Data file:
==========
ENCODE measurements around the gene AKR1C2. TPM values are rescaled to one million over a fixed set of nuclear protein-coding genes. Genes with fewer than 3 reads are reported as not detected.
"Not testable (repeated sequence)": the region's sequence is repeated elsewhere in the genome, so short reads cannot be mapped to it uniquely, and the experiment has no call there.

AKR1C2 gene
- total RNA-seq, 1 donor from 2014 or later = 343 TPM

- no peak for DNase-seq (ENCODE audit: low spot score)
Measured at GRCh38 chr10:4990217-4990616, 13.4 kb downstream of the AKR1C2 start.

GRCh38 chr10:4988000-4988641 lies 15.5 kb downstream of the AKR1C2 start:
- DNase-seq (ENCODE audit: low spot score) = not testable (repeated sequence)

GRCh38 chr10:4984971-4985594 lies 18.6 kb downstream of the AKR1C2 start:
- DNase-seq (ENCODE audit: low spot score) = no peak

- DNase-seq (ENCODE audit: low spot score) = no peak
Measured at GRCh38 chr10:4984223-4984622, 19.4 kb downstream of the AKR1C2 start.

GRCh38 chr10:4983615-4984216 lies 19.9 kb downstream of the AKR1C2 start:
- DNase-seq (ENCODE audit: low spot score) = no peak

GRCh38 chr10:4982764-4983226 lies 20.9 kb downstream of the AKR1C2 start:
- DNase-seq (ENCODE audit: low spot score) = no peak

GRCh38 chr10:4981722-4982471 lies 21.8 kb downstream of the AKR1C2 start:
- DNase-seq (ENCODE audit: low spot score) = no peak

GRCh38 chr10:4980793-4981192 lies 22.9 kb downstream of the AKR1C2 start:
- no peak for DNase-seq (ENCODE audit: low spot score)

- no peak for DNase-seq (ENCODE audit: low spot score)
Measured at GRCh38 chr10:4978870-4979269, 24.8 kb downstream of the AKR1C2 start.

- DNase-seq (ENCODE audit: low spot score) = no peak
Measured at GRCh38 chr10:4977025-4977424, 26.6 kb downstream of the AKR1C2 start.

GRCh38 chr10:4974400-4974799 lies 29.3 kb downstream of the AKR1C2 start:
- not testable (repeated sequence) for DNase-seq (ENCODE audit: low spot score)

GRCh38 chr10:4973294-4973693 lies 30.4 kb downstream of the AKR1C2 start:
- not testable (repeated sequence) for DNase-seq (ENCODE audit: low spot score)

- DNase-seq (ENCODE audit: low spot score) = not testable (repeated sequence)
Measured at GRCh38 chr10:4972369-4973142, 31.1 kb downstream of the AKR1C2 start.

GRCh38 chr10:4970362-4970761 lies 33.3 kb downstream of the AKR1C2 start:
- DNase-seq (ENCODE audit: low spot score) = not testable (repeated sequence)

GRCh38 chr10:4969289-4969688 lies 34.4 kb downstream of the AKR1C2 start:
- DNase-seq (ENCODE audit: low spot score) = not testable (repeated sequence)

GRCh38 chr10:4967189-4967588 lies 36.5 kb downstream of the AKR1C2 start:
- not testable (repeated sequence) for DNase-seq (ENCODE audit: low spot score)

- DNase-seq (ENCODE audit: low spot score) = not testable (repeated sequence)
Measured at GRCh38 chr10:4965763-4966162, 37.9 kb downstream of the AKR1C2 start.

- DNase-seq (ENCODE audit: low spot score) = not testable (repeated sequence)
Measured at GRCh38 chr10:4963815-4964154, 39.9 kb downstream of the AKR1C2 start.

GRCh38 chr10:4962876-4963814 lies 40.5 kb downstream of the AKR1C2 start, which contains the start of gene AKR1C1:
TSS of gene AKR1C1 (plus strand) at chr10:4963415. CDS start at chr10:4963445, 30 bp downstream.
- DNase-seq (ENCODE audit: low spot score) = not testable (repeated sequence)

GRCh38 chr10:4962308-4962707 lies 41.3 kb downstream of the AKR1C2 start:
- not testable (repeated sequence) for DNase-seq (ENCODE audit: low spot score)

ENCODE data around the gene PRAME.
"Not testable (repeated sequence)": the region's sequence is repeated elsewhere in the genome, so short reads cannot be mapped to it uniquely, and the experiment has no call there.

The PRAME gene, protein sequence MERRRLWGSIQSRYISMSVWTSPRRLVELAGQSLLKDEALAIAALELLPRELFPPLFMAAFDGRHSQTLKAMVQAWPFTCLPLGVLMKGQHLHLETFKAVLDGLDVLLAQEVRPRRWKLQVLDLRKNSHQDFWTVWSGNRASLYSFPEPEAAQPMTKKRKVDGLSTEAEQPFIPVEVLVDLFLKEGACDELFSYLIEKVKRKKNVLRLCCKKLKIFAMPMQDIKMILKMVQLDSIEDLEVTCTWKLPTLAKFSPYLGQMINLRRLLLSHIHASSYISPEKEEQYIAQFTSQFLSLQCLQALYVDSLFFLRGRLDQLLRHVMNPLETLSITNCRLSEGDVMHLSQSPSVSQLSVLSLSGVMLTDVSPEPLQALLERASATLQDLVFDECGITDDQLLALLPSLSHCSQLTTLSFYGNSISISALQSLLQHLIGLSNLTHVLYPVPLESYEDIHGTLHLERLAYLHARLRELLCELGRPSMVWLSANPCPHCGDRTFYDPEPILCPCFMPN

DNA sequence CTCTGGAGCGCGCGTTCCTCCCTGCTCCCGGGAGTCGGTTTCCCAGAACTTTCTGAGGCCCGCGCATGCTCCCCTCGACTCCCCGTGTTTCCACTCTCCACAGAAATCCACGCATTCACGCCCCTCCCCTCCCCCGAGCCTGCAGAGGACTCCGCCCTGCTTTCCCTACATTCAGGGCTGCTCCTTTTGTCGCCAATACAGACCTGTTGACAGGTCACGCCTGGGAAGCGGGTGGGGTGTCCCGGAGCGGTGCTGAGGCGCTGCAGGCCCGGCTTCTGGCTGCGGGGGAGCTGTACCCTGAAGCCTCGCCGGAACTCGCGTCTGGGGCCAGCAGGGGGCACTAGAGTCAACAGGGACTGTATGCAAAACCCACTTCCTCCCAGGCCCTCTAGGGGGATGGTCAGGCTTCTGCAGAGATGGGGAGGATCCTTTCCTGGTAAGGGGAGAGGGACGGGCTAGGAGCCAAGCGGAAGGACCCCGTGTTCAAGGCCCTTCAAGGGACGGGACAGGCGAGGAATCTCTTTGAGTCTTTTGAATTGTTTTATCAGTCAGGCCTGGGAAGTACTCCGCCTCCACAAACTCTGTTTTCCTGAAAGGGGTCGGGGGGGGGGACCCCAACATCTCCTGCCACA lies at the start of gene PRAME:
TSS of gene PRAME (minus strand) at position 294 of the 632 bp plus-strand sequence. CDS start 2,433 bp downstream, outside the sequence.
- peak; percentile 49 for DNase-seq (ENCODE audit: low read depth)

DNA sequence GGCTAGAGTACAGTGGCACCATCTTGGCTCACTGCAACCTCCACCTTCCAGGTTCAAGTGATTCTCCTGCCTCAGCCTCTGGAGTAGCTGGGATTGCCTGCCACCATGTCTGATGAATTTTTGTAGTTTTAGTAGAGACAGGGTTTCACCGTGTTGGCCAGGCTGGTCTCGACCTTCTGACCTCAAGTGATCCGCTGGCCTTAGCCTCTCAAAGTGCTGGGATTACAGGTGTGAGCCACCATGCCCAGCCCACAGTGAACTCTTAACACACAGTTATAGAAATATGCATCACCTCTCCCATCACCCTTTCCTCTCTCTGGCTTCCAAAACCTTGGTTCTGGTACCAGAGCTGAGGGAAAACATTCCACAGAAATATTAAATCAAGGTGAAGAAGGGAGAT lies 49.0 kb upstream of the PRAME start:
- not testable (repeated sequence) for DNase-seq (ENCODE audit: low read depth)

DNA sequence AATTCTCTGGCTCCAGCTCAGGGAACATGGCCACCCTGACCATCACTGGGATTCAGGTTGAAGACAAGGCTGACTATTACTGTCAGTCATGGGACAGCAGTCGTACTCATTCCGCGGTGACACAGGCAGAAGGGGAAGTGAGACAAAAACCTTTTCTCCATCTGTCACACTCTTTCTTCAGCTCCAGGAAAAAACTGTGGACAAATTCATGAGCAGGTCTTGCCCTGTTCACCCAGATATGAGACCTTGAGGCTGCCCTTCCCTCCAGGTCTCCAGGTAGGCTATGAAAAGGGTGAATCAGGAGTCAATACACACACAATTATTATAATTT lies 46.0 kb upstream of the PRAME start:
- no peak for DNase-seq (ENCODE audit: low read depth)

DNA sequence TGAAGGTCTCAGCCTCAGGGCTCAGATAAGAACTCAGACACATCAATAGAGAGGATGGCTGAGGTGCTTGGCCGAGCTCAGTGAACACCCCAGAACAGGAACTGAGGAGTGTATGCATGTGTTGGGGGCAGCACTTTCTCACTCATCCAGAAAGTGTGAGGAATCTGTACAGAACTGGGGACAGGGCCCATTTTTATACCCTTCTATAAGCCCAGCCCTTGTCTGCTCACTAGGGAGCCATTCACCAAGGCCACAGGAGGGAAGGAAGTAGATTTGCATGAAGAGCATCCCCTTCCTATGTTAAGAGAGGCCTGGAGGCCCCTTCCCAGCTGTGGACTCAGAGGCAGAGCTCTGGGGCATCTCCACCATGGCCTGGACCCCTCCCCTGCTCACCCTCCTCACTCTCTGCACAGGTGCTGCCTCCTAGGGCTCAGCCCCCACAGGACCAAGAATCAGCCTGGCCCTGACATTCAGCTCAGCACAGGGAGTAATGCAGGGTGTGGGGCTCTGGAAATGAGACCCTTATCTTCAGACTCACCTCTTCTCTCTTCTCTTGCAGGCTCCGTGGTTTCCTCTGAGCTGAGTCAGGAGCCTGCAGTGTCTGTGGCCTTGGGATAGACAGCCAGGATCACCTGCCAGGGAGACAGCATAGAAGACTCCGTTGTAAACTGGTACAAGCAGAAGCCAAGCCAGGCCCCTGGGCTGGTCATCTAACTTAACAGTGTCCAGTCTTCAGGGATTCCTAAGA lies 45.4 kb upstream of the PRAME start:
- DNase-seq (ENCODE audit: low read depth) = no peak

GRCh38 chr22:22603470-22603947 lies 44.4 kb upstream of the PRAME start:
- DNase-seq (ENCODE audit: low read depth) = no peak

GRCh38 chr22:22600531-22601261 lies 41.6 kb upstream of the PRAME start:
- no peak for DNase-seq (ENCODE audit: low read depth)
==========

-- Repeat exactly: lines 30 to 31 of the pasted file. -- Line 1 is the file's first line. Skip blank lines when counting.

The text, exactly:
Measured at GRCh38 chr10:4972369-4973142, 31.1 kb downstream of the AKR1C2 start.

GRCh38 chr10:4970362-4970761 lies 33.3 kb downstream of the AKR1C2 start: